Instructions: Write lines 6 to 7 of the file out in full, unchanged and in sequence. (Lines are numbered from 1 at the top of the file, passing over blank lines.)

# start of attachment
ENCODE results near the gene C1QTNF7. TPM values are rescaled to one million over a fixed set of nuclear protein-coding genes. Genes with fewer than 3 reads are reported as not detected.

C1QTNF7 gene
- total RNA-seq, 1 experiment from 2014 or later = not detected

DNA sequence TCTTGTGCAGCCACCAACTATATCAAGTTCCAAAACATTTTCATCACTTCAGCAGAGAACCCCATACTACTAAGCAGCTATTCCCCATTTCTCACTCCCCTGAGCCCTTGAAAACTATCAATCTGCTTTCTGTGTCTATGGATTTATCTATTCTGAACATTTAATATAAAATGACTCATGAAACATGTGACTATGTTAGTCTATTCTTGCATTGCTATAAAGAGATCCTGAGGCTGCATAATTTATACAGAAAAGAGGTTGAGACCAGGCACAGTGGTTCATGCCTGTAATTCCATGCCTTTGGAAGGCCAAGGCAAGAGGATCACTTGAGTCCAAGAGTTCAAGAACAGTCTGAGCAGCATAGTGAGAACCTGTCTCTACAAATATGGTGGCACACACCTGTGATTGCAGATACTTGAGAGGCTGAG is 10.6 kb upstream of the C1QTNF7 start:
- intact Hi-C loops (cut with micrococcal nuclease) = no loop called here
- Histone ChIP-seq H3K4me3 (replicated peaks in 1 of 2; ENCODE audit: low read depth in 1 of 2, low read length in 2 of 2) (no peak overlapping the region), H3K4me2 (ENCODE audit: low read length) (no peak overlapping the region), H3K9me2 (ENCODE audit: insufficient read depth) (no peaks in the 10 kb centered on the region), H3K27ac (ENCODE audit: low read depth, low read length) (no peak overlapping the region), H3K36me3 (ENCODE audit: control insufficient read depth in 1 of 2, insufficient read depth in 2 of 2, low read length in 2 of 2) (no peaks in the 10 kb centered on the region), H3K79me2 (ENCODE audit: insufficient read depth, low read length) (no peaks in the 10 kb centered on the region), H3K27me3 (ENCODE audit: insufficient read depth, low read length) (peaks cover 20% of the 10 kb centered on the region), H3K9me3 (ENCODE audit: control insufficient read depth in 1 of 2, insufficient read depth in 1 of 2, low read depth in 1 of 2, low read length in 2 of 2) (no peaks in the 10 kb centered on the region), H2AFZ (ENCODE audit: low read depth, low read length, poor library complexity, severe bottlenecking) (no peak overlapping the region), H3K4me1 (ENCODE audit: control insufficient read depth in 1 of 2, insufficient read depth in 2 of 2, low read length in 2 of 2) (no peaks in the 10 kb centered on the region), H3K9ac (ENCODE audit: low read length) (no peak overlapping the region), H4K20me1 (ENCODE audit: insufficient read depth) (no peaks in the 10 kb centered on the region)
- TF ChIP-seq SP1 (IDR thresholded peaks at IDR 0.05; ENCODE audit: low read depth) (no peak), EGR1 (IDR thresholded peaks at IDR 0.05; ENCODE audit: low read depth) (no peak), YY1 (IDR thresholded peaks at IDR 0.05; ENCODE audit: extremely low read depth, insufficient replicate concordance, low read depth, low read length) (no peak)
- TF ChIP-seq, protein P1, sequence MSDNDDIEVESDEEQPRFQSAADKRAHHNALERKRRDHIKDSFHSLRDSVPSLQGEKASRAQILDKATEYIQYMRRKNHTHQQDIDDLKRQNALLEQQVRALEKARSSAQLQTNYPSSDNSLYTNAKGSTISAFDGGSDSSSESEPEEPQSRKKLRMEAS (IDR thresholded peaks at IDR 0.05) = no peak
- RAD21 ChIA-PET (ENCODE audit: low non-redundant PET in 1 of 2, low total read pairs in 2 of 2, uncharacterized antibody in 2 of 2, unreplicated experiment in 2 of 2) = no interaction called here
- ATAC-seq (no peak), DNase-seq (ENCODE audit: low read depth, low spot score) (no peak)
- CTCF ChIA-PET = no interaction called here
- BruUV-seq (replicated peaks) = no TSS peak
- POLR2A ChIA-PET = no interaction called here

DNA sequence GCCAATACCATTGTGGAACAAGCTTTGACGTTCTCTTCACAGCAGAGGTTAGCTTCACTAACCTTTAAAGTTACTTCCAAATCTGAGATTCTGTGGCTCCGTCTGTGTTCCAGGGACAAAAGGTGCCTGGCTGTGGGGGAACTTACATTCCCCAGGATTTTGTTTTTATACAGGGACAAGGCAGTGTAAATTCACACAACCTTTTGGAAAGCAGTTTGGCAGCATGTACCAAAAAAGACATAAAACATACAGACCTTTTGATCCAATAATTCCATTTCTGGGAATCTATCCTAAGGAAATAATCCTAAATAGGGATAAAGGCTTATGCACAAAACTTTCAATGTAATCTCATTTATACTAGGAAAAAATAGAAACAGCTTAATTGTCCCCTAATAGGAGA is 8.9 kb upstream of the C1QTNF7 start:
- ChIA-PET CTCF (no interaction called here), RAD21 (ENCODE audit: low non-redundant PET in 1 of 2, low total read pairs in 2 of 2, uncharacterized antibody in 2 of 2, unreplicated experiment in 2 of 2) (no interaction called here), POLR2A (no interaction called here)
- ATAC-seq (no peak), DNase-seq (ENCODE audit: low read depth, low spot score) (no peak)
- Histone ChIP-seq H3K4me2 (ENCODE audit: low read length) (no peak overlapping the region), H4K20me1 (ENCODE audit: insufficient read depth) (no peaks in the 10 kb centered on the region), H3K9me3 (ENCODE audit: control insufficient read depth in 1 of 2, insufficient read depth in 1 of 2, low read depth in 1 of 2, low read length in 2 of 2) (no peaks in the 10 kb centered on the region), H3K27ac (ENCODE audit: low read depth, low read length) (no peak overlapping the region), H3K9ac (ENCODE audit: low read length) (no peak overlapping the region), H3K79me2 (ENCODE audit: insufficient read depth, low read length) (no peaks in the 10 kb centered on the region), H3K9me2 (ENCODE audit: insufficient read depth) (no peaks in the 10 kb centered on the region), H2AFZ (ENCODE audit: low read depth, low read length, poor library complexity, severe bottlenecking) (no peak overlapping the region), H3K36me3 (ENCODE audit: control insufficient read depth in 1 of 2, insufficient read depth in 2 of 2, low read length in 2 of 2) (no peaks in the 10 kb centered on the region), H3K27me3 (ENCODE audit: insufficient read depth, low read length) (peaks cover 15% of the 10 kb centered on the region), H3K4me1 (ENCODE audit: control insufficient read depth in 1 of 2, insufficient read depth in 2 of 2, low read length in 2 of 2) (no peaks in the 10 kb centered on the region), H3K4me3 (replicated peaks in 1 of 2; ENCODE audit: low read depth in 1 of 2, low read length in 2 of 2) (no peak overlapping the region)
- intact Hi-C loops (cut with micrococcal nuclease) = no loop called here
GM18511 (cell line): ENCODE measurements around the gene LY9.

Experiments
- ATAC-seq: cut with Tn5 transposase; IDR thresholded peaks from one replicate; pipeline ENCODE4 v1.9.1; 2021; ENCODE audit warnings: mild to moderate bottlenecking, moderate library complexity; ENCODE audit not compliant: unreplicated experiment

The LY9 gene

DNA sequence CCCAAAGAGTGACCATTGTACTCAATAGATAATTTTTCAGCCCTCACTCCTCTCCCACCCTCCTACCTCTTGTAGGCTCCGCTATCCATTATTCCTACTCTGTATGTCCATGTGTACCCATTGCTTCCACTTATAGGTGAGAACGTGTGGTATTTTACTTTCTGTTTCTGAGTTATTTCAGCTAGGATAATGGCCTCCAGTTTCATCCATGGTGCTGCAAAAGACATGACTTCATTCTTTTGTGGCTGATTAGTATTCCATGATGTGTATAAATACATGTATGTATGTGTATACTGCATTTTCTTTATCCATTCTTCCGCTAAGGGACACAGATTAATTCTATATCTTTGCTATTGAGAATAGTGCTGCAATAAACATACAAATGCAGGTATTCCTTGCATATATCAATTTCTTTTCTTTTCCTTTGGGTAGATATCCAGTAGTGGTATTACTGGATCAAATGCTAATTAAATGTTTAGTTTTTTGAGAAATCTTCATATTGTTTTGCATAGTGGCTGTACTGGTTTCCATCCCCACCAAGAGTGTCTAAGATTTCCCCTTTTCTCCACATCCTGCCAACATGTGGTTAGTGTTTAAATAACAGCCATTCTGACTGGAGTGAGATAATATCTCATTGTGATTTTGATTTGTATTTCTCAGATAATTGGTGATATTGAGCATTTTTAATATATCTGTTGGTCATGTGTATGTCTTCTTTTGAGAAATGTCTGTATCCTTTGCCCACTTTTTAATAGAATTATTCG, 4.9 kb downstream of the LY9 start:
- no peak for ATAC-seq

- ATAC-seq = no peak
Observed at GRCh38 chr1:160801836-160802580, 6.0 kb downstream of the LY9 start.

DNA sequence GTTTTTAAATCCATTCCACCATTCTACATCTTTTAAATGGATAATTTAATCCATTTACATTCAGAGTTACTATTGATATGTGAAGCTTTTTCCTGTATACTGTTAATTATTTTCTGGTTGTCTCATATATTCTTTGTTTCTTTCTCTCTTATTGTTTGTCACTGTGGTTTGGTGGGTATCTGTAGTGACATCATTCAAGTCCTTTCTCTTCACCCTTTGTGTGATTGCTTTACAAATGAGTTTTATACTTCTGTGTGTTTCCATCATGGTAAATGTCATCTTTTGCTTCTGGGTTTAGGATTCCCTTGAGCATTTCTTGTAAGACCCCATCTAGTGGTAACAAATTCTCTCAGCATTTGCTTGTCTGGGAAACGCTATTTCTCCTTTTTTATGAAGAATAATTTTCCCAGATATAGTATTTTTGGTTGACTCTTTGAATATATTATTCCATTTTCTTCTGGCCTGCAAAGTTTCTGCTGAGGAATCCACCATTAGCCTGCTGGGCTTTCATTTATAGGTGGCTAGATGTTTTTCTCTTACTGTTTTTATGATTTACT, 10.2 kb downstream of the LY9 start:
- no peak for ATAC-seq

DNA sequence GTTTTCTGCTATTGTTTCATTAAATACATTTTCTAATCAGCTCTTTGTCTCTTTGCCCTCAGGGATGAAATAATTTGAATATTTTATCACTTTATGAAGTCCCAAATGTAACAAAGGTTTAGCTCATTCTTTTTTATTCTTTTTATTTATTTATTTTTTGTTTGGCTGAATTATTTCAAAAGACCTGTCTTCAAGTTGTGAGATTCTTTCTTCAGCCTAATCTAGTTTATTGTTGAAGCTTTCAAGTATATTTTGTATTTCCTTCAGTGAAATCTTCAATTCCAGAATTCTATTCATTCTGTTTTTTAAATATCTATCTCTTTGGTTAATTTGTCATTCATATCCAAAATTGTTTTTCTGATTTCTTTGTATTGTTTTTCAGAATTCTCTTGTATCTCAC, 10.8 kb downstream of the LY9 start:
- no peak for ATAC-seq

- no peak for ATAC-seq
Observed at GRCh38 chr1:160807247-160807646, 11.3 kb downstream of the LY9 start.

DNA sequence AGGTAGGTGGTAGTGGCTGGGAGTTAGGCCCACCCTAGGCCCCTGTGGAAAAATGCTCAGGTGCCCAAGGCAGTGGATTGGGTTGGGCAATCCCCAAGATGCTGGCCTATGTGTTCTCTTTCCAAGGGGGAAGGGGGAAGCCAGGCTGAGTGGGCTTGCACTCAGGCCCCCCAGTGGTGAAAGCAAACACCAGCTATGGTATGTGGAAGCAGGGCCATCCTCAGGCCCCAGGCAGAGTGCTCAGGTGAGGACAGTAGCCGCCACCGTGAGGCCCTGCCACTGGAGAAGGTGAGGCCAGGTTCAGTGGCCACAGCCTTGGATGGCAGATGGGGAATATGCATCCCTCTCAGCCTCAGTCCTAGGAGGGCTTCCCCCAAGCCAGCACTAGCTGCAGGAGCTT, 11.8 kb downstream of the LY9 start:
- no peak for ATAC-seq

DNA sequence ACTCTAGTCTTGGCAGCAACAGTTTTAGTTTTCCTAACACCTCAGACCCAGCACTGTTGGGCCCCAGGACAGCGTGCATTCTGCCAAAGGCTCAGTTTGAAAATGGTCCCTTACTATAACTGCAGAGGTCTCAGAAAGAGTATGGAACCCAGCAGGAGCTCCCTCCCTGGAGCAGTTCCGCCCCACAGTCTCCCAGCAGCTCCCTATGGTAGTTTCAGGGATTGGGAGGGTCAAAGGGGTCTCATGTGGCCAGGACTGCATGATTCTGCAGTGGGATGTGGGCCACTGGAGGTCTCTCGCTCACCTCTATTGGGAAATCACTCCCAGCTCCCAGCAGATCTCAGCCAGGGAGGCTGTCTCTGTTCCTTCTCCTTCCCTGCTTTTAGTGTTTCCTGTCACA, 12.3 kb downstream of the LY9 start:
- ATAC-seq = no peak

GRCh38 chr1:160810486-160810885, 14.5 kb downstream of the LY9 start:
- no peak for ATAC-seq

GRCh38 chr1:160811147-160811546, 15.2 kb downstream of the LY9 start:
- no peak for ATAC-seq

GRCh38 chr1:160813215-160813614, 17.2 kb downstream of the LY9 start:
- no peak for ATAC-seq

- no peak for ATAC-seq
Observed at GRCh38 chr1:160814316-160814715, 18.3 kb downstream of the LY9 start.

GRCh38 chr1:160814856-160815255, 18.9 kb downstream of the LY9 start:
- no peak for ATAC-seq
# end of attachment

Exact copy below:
- Histone ChIP-seq H3K4me3 (replicated peaks in 1 of 2; ENCODE audit: low read depth in 1 of 2, low read length in 2 of 2) (no peak overlapping the region), H3K4me2 (ENCODE audit: low read length) (no peak overlapping the region), H3K9me2 (ENCODE audit: insufficient read depth) (no peaks in the 10 kb centered on the region), H3K27ac (ENCODE audit: low read depth, low read length) (no peak overlapping the region), H3K36me3 (ENCODE audit: control insufficient read depth in 1 of 2, insufficient read depth in 2 of 2, low read length in 2 of 2) (no peaks in the 10 kb centered on the region), H3K79me2 (ENCODE audit: insufficient read depth, low read length) (no peaks in the 10 kb centered on the region), H3K27me3 (ENCODE audit: insufficient read depth, low read length) (peaks cover 20% of the 10 kb centered on the region), H3K9me3 (ENCODE audit: control insufficient read depth in 1 of 2, insufficient read depth in 1 of 2, low read depth in 1 of 2, low read length in 2 of 2) (no peaks in the 10 kb centered on the region), H2AFZ (ENCODE audit: low read depth, low read length, poor library complexity, severe bottlenecking) (no peak overlapping the region), H3K4me1 (ENCODE audit: control insufficient read depth in 1 of 2, insufficient read depth in 2 of 2, low read length in 2 of 2) (no peaks in the 10 kb centered on the region), H3K9ac (ENCODE audit: low read length) (no peak overlapping the region), H4K20me1 (ENCODE audit: insufficient read depth) (no peaks in the 10 kb centered on the region)
- TF ChIP-seq SP1 (IDR thresholded peaks at IDR 0.05; ENCODE audit: low read depth) (no peak), EGR1 (IDR thresholded peaks at IDR 0.05; ENCODE audit: low read depth) (no peak), YY1 (IDR thresholded peaks at IDR 0.05; ENCODE audit: extremely low read depth, insufficient replicate concordance, low read depth, low read length) (no peak)